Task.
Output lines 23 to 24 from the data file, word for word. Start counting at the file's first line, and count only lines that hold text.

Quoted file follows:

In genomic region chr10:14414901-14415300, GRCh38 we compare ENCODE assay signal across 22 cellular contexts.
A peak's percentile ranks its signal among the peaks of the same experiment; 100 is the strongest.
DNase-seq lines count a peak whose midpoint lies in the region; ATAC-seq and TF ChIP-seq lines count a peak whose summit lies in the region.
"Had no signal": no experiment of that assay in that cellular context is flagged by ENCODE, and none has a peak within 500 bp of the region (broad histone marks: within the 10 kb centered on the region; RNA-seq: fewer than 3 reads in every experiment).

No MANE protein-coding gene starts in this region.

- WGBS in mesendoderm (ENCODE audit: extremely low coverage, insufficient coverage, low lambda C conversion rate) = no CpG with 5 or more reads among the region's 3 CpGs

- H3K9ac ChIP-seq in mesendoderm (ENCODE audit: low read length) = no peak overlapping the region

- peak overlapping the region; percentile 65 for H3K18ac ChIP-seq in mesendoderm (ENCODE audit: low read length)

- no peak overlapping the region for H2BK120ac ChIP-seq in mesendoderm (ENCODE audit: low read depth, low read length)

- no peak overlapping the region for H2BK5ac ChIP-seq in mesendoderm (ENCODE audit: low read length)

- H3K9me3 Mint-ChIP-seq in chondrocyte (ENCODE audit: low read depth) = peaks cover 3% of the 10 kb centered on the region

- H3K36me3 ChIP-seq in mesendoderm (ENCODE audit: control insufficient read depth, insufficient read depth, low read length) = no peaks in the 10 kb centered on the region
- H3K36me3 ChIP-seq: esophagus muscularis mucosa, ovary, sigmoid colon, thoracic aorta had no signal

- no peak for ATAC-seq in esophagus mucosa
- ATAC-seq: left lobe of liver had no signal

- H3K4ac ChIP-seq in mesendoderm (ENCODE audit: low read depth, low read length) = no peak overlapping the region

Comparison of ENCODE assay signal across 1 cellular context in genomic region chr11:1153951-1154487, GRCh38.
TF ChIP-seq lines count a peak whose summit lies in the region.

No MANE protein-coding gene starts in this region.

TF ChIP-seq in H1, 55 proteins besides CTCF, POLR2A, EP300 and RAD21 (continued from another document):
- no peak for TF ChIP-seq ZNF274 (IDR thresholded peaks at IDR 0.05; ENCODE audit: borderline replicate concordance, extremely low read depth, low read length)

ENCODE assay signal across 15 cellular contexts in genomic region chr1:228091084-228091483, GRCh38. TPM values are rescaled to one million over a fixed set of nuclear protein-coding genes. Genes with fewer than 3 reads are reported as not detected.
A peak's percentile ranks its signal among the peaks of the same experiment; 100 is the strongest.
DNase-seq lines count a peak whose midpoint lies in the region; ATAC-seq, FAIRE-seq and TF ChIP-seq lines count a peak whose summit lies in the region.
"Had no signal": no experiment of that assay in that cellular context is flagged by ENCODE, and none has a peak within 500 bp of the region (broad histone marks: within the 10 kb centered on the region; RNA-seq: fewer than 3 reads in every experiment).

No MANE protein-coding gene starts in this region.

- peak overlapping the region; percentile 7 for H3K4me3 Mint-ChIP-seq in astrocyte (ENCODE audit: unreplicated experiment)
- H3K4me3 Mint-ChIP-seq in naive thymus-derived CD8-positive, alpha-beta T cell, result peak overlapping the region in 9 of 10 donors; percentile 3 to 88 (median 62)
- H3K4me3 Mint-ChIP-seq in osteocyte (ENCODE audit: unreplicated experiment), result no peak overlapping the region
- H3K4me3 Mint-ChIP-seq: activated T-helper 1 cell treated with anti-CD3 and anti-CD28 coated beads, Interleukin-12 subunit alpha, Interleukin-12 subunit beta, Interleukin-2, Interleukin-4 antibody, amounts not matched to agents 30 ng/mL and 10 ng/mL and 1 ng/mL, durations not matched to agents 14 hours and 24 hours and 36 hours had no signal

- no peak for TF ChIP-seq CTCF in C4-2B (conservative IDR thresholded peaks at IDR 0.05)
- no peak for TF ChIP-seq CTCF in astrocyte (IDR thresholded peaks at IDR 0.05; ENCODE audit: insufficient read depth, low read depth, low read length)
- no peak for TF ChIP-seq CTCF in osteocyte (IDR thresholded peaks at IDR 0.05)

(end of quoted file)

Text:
A peak's percentile ranks its signal among the peaks of the same experiment; 100 is the strongest.
DNase-seq lines count a peak whose midpoint lies in the region; ATAC-seq, FAIRE-seq and TF ChIP-seq lines count a peak whose summit lies in the region.